The Flanders Panel

The Flanders Panel

Book - 1996
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Julia is a young art expert in Madrid.  Her specialty is the restoration of paintings about to go up for auction.  But her latest project could also be her last.  A fifteenth-century masterpiece, the painting depicts a chess game between the Duke of Flanders and his knight, as a lady in black velvet sits in the background.  What makes this project different is the hidden inscription Julia discovers in the corner:  Quis Necavit Equitem.  Translation: Who killed the knight?  Breaking the silence of five centuries, Julia's hunt for a Renaissance murderer leads her into a modern-day game of sin, betrayal, and death--every move calculated with devilish precision.  And as the stakes rise, Julia finds herself exposed  and vulnerable to attack from everywhere.  Unsure whether she is a player or just a pawn, all she knows for certain is that her passion for art has made her an object of deadly obsession.  In a mystery of eloquence, wit, seduction, and suspense which marks the debut of a writer Europeans are already comparing to Umberto Eco, the solution is a tour de force of intrigue.
Publisher: New York : Bantam Books, 1996.
ISBN: 9780553377866
Branch Call Number: Mystery
Characteristics: 294 p. : ill. ; 21 cm.
Additional Contributors: Costa, Margaret Jull


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CRRL_MegRaymond Feb 07, 2018

An art restorer is drawn in a centuries-old mystery when she finds "who killed the knight?" hidden in a 15th century painting.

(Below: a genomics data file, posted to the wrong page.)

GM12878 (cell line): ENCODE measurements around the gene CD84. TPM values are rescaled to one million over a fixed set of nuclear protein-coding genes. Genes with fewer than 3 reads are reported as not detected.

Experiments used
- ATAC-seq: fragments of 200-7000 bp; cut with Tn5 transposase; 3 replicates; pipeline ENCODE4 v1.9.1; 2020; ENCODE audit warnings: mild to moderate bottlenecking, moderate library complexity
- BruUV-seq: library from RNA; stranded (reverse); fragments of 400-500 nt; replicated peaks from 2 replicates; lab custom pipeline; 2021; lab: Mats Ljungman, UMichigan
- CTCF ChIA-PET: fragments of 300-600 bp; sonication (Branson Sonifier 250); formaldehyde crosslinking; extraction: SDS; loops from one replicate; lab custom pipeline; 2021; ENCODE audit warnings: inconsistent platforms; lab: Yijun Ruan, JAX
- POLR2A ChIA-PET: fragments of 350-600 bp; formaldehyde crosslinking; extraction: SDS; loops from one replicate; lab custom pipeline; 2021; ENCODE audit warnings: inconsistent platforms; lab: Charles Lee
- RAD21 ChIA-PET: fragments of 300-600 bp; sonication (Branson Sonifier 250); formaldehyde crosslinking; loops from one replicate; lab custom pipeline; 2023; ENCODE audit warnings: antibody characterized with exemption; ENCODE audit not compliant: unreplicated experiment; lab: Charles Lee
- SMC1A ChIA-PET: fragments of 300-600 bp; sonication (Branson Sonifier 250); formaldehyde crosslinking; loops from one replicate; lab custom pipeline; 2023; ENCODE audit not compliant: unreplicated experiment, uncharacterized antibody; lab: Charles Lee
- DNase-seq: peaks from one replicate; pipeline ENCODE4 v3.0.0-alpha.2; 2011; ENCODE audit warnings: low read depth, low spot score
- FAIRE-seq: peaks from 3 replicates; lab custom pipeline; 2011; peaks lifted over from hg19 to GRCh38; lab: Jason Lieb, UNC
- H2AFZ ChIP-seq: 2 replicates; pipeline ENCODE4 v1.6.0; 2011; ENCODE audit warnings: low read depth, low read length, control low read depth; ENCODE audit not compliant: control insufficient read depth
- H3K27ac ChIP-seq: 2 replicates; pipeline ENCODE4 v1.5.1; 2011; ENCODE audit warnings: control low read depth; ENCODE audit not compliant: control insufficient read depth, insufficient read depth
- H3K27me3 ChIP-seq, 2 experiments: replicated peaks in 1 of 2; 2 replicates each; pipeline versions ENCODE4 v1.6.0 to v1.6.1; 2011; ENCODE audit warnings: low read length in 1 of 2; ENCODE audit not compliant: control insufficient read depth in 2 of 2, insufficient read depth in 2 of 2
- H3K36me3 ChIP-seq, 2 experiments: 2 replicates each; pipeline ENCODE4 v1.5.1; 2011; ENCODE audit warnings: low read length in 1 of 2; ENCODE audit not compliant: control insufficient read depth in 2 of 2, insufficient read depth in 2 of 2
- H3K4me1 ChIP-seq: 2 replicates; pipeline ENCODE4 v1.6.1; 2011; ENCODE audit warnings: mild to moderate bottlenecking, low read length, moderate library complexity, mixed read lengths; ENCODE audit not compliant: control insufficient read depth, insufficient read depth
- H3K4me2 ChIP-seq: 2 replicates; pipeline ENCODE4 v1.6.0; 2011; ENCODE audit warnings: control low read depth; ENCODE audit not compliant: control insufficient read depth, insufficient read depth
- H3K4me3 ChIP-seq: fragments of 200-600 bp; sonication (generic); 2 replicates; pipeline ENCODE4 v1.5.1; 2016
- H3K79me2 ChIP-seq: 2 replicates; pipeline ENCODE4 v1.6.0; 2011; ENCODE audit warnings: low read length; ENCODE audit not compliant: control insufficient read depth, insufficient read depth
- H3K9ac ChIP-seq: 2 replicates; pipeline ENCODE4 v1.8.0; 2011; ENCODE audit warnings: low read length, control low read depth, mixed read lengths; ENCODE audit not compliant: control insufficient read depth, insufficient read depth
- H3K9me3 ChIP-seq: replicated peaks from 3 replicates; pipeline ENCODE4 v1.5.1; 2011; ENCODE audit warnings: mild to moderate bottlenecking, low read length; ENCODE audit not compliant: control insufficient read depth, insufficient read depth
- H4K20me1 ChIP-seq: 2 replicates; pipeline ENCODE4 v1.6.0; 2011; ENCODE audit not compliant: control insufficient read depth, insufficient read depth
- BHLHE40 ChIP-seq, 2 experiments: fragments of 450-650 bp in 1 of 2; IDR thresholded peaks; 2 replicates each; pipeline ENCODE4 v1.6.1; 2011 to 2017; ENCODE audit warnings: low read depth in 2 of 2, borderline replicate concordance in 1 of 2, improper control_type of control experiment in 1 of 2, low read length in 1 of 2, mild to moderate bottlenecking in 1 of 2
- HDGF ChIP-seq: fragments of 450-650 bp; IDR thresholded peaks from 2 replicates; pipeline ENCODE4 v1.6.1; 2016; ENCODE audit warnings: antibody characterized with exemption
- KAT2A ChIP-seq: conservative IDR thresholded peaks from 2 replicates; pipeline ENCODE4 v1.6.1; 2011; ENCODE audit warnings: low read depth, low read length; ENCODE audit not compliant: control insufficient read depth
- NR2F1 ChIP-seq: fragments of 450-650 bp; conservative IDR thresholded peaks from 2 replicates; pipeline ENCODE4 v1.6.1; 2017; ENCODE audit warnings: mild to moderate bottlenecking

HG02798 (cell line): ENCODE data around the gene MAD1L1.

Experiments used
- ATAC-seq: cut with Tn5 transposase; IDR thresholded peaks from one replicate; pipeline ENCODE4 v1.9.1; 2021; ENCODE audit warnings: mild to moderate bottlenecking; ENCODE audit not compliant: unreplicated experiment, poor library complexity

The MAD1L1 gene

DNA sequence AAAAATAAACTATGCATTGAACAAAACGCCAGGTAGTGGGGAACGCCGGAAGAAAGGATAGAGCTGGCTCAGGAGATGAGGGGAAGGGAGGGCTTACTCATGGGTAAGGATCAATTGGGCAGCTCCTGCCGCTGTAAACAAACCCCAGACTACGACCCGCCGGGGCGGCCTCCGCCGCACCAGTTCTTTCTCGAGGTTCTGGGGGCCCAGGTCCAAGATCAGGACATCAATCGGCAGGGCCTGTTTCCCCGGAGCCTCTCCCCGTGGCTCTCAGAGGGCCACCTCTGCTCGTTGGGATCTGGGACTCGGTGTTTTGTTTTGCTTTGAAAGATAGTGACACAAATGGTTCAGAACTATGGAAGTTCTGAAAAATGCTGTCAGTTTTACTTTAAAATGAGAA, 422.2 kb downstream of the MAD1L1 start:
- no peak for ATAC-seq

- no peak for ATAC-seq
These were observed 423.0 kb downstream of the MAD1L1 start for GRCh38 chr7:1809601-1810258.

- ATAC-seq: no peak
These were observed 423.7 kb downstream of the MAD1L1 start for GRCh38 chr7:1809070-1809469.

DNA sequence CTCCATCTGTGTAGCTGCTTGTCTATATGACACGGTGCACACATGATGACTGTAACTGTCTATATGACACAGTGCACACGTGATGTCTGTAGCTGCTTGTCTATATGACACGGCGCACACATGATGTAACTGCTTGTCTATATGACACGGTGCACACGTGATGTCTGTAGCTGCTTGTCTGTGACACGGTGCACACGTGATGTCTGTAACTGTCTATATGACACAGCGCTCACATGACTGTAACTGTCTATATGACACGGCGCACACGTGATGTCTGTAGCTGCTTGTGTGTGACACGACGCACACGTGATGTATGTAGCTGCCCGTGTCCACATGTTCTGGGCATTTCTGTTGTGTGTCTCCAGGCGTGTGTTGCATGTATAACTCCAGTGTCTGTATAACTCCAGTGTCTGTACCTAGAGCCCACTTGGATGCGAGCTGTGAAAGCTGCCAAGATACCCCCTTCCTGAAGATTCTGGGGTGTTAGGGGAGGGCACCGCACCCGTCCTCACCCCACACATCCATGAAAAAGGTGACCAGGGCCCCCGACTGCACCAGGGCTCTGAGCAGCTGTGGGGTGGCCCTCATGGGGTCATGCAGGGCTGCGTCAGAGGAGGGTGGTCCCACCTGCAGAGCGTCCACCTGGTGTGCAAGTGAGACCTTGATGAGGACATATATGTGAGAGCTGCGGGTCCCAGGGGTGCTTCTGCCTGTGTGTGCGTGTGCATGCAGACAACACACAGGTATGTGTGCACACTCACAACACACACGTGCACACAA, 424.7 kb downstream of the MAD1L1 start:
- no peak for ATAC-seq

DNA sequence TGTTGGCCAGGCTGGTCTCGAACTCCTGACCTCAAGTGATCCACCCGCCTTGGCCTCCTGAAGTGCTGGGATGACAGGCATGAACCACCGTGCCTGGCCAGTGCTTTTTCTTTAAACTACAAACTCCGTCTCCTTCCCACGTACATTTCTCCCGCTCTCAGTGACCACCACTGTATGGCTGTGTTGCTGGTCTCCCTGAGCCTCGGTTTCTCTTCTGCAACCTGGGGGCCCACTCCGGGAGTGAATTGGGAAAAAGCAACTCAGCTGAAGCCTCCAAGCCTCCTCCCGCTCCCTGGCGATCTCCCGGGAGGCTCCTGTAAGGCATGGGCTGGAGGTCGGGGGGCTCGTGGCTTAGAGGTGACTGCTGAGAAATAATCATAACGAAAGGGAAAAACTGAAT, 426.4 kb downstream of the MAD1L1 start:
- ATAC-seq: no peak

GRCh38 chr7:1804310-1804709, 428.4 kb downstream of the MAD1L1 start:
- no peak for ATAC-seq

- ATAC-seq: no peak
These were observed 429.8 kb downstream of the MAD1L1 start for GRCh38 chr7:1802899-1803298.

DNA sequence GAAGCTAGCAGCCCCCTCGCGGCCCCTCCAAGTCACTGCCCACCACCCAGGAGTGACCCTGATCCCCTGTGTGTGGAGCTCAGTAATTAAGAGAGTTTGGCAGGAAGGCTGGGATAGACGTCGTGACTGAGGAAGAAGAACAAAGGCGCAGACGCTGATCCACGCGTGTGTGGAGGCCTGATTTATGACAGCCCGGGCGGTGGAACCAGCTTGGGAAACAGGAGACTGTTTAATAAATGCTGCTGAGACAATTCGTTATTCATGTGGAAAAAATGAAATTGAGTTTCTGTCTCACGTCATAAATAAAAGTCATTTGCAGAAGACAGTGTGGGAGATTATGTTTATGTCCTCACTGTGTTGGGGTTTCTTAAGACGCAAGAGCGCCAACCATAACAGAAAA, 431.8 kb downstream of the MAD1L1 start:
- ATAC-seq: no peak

Aug 05, 2017

I was rooked into reading this! Amazingly I found the depiction of the chess problems (I'm nothing more than a novice player who hardly ever beats the game in the Windows version on my PC) more interesting than the plot. I thought the heroine was not that interesting (although her occupation is.) Unlike The Shadow of the Wind by Carlos Ruiz Zafon which brought Barcelona to life, Madrid was just a vague background to the story here. I also thought a representation of the painting would have been a nice touch (the copy I had showed chess pieces on the cover.) Never did manage to finish it, either, so maybe it got better after the first half?

drudofsky Sep 08, 2015

Great retrograde chess problem, tortured plotting

bdemian Mar 18, 2013

Clever and suspenseful

philomenanowlin Mar 16, 2013

If you play chess, you will love it, but for the rest of us the plot stretches credulity. There is a latent hostility towards homosexuality and to cougars that I found rather nasty.


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